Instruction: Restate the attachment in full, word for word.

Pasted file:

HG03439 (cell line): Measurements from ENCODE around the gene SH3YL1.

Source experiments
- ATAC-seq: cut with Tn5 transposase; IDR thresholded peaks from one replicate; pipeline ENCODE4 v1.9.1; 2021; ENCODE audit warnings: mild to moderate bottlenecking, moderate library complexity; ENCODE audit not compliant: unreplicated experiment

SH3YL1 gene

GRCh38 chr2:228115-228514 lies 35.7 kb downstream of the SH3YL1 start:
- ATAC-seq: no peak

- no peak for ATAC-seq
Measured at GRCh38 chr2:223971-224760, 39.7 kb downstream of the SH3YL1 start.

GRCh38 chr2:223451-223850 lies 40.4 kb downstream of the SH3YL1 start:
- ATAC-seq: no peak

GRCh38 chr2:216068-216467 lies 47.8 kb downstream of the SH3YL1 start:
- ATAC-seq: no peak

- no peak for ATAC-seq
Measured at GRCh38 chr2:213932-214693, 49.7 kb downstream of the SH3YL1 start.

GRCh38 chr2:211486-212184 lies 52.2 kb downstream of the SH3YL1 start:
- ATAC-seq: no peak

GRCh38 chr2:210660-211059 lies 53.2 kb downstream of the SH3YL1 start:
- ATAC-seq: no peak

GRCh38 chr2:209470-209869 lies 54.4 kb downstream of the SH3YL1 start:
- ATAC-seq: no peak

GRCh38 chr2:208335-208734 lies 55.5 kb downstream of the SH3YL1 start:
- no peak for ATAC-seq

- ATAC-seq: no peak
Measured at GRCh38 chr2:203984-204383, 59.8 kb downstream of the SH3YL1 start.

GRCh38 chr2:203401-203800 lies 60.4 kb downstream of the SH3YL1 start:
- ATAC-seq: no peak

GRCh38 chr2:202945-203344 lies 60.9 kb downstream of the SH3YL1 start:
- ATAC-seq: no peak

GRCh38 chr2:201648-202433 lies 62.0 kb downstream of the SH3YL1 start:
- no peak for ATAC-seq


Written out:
HG03439 (cell line): Measurements from ENCODE around the gene SH3YL1.

Source experiments
- ATAC-seq: cut with Tn5 transposase; IDR thresholded peaks from one replicate; pipeline ENCODE4 v1.9.1; 2021; ENCODE audit warnings: mild to moderate bottlenecking, moderate library complexity; ENCODE audit not compliant: unreplicated experiment

SH3YL1 gene

GRCh38 chr2:228115-228514 lies 35.7 kb downstream of the SH3YL1 start:
- ATAC-seq: no peak

- no peak for ATAC-seq
Measured at GRCh38 chr2:223971-224760, 39.7 kb downstream of the SH3YL1 start.

GRCh38 chr2:223451-223850 lies 40.4 kb downstream of the SH3YL1 start:
- ATAC-seq: no peak

GRCh38 chr2:216068-216467 lies 47.8 kb downstream of the SH3YL1 start:
- ATAC-seq: no peak

- no peak for ATAC-seq
Measured at GRCh38 chr2:213932-214693, 49.7 kb downstream of the SH3YL1 start.

GRCh38 chr2:211486-212184 lies 52.2 kb downstream of the SH3YL1 start:
- ATAC-seq: no peak

GRCh38 chr2:210660-211059 lies 53.2 kb downstream of the SH3YL1 start:
- ATAC-seq: no peak

GRCh38 chr2:209470-209869 lies 54.4 kb downstream of the SH3YL1 start:
- ATAC-seq: no peak

GRCh38 chr2:208335-208734 lies 55.5 kb downstream of the SH3YL1 start:
- no peak for ATAC-seq

- ATAC-seq: no peak
Measured at GRCh38 chr2:203984-204383, 59.8 kb downstream of the SH3YL1 start.

GRCh38 chr2:203401-203800 lies 60.4 kb downstream of the SH3YL1 start:
- ATAC-seq: no peak

GRCh38 chr2:202945-203344 lies 60.9 kb downstream of the SH3YL1 start:
- ATAC-seq: no peak

GRCh38 chr2:201648-202433 lies 62.0 kb downstream of the SH3YL1 start:
- no peak for ATAC-seq